Writers do not want to think they are less rational than other people, and at the mercy of compulsions, but in their hearts they know they are like those people who are taken for walks by their dogs, towed through hedges and ditches by an untrained sub-human energy. ---->>>

Writing comes from that territory of being invalidated. But I had a sense of purpose, too. I wanted to stop apologising for my health, and I thought I might do some good. ---->>>

Fiction leaves us so much work to do, allows the individual so much input; you have to see, you have to hear, you have to taste the madeleine, and while you are seemingly passive in your chair, you have to travel.

Fiction leaves us so much work to do, allows the individual so much input; you have to see, you have to hear, you have to taste the madeleine, and while you are seemingly passive in your chair, you have to travel.

It follows that if you are not a mother you are not a grandmother. Your life has become unpunctuated, whereas the lives of other women around you have these distinct phases. ---->>>

It is difficult to know how the Tudors actually spoke because we're going back before Shakespeare; much of the drama from that period is courtly, allegorical. ---->>>

Life being so short, and the possible books to write so many, it's good to function by night as well as by day; but would anybody become a writer if they realised at the outset what the working hours were? ---->>>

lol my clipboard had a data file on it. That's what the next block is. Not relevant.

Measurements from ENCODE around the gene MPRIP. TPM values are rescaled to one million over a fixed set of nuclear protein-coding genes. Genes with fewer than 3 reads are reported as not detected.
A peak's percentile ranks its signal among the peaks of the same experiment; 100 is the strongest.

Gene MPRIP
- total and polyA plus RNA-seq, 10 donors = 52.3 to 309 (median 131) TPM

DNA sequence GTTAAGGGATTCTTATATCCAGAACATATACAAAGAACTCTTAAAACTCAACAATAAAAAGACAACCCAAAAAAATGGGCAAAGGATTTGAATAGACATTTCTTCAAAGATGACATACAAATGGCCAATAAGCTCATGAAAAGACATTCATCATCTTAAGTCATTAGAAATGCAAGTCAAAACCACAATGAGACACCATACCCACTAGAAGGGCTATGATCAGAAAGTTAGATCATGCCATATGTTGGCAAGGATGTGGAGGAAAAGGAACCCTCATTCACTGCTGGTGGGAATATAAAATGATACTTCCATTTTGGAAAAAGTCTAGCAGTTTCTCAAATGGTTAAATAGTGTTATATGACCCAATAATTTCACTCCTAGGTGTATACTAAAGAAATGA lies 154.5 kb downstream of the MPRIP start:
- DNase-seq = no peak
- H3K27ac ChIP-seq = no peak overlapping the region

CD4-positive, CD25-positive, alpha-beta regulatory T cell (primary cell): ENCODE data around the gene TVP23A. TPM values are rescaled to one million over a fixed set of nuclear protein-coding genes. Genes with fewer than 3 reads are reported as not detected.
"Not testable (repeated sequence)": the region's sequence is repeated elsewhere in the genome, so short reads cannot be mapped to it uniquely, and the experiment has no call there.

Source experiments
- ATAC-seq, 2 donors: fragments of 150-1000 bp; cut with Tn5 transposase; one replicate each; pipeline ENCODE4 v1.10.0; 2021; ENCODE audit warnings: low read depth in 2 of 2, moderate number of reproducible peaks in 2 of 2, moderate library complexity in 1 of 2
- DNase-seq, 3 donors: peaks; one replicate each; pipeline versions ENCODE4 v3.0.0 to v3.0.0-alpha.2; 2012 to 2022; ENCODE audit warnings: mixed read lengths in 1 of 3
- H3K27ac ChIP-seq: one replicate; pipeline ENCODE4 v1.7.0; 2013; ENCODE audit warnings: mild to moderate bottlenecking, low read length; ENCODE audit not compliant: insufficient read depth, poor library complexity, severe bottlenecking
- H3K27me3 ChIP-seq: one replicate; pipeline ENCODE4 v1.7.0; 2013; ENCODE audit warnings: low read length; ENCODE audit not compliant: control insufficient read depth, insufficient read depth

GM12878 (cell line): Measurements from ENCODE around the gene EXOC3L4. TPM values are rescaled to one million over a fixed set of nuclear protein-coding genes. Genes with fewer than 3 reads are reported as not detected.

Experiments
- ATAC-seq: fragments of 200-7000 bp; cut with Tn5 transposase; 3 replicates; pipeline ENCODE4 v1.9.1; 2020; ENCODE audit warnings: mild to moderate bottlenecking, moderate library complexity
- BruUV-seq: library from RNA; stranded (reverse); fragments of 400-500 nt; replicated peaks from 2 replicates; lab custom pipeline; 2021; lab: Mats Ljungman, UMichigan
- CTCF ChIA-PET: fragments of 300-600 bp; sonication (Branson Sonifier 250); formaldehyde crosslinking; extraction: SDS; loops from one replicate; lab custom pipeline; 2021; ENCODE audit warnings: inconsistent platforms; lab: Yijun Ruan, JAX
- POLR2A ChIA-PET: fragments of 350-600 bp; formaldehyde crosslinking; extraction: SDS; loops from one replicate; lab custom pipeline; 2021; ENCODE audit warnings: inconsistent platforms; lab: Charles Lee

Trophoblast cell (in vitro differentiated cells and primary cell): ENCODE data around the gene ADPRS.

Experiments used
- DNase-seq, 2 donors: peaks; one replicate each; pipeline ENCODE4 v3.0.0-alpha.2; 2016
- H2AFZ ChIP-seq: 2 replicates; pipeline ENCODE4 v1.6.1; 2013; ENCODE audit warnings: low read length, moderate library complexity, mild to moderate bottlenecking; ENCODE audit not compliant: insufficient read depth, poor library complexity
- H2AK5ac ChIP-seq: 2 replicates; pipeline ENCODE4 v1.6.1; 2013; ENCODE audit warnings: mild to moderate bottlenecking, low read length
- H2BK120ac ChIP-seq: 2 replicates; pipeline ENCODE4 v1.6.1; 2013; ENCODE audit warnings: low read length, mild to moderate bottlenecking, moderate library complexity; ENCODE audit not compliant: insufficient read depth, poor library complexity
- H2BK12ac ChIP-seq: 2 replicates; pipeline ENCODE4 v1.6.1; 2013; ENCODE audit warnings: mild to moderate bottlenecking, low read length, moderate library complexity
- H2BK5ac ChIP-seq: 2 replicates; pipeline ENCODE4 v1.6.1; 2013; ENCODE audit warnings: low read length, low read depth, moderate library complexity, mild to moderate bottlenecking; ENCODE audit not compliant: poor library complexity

My childhood gave me a very powerful sense of being spooked. I didn't know whether what I was seeing were sensory images of other people's unhappiness. Perhaps that was just the way the world manifested itself to me. ---->>>

There are plenty of books that tell you how to become a writer, but not one that suggests how, if you want a normal life, you might reverse the process. ---->>>

When narratives fracture, when words fail, I take consolation from the part of my life that always works: the stationery order. The mail-order stationery people supply every need from royal blue Quink to a dazzling variety of portable hard drives. ---->>>

Biography

Nationality: English
Born: 07-06, 1952
Birthplace:
Die:
Occupation: Writer
Website:

Dame Hilary Mary Mantel, DBE FRSL ( man-TEL; born Thompson, 6 July 1952), is an English writer whose work includes personal memoirs, short stories, and historical fiction. She has twice been awarded the Booker Prize, the first for the 2009 novel Wolf Hall, a fictional account of Thomas Cromwell's rise to power in the court of Henry VIII, and the second for the 2012 novel Bring Up the Bodies, the second instalment of the Cromwell trilogy (wikipedia)